Does the JVM Eliminate Allocations of Temporary Objects?
Yes, including arrays, but only under certain conditions. Most notably, references must not leave the current stack frame (unless callees can be inlined), and called object methods must be eligible for inlining.
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Should you be concerned about temporary Java objects or can the JVM eliminate them for you, maybe by replacing them with implicit static instances?
Consider the following example:
The JVM does not implicitly share this object in terms of a static object, which would violate the Java Language Specification. Even if the object itself had no fields, the behavior could change if it relies on other objects and their state, which might not be thread-safe. Even if the object was thread-safe or the code is single-threaded, implicit reuse could break the assumptions of the original code as the implementation does not always start from the initial state.
As for eliminating the object allocation itself, it could be done and is done under specific circumstances. By means of escape analysis, the JIT can determine if references to a newly created object can theoretically leave or "escape" the current frame in terms of the current set of local variables in which case references might be stored in fields of other heap objects or static fields. If the analysis finds that a given object does not, the heap allocation could be replaced with a stack allocation as the lifetime of the object is restricted to the current frame.
OpenJDK performs escape analysis. The compiler represents the outcome as follows:
With that information, allocations can be optimized. However, the JVM does not replace heap allocations with stack allocations. Instead, it executes an optimization known as "scalar replacement" which means that object field accesses are replaced with corresponding local variables if object references do not escape the current frame and all called object methods can be inlined. The JVM thereby completely eliminates the actual object instance. Depending on the implementation of
ObjectMapper, this optimization could apply.
To illustrate the effect of scalar replacement, we'll focus on this example:
TestProcessor instance never leaves the current frame, it does not "escape" it. Running the example without scalar replacement (
-XX:-EliminateAllocations) triggers the garbage collector:
With default options, the GC is not triggered at all and the total runtime is considerably less pronounced:
Storing the instance reference in an object field, array element, or a static field disables scalar replacement, even if the object field belongs to an object that does not escape the frame. All four cases in the modified example do:
Inlining is a requirement for scalar replacement. If the object's methods or the code that accesses the object to be scalar-replaced cannot be inlined, the object is not suitable for scalar replacement. The reason is simple: the code must access object fields and those fields are represented by local variables in the current frame, so the code must run in the current frame to gain local variable access.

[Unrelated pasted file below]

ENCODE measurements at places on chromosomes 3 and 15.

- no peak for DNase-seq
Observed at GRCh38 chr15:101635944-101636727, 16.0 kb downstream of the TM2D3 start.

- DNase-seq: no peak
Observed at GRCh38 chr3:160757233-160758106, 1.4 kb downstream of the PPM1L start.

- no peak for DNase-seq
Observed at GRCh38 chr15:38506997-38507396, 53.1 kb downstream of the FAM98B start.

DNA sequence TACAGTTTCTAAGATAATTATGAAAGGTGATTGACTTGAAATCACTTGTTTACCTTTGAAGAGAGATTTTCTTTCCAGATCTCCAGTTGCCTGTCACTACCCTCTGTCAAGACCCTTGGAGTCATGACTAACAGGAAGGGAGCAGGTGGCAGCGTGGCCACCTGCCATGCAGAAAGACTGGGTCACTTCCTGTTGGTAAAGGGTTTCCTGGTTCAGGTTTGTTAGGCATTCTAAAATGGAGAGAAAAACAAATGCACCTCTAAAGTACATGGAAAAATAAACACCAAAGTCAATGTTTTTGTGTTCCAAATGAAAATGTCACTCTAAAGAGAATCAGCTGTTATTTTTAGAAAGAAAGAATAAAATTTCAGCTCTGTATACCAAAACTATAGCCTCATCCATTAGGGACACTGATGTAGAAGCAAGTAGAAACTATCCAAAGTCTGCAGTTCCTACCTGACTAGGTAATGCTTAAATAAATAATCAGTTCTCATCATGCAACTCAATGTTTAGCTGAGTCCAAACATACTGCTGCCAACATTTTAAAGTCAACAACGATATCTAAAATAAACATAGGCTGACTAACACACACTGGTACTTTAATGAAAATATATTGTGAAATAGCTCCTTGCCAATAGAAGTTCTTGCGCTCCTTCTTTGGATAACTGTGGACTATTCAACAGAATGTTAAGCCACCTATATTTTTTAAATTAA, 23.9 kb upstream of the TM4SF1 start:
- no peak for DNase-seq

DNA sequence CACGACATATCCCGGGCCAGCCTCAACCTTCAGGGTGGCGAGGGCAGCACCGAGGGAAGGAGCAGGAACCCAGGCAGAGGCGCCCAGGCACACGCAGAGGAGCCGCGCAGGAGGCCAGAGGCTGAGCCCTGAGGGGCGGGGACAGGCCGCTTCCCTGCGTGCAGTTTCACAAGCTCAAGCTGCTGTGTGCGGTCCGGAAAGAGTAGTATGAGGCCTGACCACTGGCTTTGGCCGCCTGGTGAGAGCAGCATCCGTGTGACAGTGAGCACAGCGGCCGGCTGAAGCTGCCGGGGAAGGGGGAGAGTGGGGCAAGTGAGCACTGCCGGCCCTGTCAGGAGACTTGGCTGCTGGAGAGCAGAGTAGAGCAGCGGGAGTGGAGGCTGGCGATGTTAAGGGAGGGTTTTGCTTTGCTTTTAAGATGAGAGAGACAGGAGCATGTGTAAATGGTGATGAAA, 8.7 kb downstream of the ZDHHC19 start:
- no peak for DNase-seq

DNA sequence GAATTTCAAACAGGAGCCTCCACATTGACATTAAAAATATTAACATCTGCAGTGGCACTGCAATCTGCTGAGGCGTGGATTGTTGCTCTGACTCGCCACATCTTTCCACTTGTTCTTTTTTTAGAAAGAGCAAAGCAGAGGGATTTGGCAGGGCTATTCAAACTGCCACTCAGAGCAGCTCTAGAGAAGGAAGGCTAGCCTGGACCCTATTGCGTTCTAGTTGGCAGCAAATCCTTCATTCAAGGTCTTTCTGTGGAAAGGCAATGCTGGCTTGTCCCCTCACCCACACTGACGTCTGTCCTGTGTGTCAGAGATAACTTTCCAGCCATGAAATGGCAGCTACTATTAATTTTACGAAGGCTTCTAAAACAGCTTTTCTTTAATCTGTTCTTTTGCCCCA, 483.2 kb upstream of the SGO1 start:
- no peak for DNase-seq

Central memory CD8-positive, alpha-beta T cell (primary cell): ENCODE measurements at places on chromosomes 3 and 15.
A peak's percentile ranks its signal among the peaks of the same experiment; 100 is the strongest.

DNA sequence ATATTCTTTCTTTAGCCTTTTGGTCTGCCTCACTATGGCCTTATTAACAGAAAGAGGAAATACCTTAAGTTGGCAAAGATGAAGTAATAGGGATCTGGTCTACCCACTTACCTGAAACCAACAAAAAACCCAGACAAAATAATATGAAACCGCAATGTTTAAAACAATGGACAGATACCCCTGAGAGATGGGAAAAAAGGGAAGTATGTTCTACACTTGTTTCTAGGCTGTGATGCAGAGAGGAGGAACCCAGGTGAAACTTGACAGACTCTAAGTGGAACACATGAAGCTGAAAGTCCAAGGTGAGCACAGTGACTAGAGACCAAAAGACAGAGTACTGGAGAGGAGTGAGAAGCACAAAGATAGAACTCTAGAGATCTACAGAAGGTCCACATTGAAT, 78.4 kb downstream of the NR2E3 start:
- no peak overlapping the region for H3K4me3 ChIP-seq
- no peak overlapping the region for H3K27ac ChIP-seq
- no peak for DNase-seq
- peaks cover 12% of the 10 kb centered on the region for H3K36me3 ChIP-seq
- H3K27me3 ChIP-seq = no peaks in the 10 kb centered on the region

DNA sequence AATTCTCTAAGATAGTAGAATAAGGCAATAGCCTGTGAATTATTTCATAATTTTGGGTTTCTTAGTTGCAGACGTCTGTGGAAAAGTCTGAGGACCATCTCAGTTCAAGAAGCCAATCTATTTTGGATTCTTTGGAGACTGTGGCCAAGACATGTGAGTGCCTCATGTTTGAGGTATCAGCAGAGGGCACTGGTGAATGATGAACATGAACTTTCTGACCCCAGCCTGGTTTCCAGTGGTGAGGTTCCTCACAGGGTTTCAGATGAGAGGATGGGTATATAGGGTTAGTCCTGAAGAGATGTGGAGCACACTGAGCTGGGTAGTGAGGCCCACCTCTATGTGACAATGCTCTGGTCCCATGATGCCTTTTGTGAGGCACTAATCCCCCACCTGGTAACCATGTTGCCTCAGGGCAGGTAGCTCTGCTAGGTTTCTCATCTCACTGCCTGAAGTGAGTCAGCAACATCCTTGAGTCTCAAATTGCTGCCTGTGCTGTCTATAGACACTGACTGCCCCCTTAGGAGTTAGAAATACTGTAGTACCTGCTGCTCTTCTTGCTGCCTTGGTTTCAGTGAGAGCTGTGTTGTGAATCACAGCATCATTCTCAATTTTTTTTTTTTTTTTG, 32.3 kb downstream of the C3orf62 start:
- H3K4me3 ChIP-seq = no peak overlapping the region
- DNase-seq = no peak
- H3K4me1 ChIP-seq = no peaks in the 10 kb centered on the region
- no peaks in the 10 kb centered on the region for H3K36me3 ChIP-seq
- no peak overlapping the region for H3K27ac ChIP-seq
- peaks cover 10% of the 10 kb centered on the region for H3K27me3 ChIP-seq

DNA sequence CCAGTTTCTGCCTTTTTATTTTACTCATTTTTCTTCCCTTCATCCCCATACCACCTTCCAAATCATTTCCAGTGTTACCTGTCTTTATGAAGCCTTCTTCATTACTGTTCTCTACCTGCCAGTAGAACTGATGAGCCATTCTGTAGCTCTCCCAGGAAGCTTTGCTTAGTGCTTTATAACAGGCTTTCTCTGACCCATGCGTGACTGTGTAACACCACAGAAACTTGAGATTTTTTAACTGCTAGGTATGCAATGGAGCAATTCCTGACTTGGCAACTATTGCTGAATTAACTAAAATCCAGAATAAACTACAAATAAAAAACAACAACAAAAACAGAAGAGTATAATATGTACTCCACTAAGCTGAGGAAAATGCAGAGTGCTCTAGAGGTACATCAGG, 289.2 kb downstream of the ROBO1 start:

Adding an object access that can be inlined (
Object.equals()) does not prevent scalar replacement:
In that scenario, overriding
hashCode() enables scalar replacement again because the new method can be inlined:
The inlining decision is also affected by the method size. In the original example, the method
TestProcessor.process() was small enough. The example calls the method numerous times, so the relevant limit is controlled by
-XX:FreqInlineSize. The default in my tests based on Java 14 is
Increasing the method size by means of a
switch block allows us to exceed the limit:
Method size before:
offset 23 + sizeof(areturn) = 24:
Method size after:
offset 331 + sizeof(areturn) = 332:
By exceeding the default limit of
325, scalar replacement is disabled again.
In Java, arrays are objects. Consequently, arrays can be subject to scalar replacement. However, the constraints are significant:
The array size must not exceed
-XX:EliminateAllocationArraySizeLimit=<value>. The default is
64. Also, the size must be constant. The stack frame size is usually constant, so is the concept of local variables. This limitation makes sense.
Similarly, the index used for element access must be constant. Iterating an array with a loop is incompatible with scalar replacement.
The JVM source reveals more constraints concerning the object definition itself:
In terms of real-world relevance, the most important aspect is that overriding
Object.finalize() disables scalar replacement. Finalization requires the object to be accessible when the hook is called - this implies
Less relevant is a field limit configurable via
-XX:EliminateAllocationFieldsLimit=<value>. The default is
512, so it's unlikely to cause problems.
Scalar Replacement vs. Stack Allocation
Scalar replacement is a valuable optimization. It certainly isn't a catch-all solution for eliminating the allocation overhead of temporary objects and it never intended to be. As with other optimizations, there are constraints that need to be satisfied.
Stack allocation has the potential to eliminate the inlining dependency because object references could be passed directly but comes with their own set of implications and could turn out to be less efficient. Stack allocation requires representing the object in memory, scalar replacement on the other hand can potentially represent object fields in registers.
If you know that the object can safely be shared and reused based on its documentation, the best approach is to explicitly reuse the instance rather than relying on potential optimizations that can vary from one JVM implementation to another and, more importantly, might be disabled due to caller/callee changes in the future.
Published at DZone with permission of George R. See the original article here.
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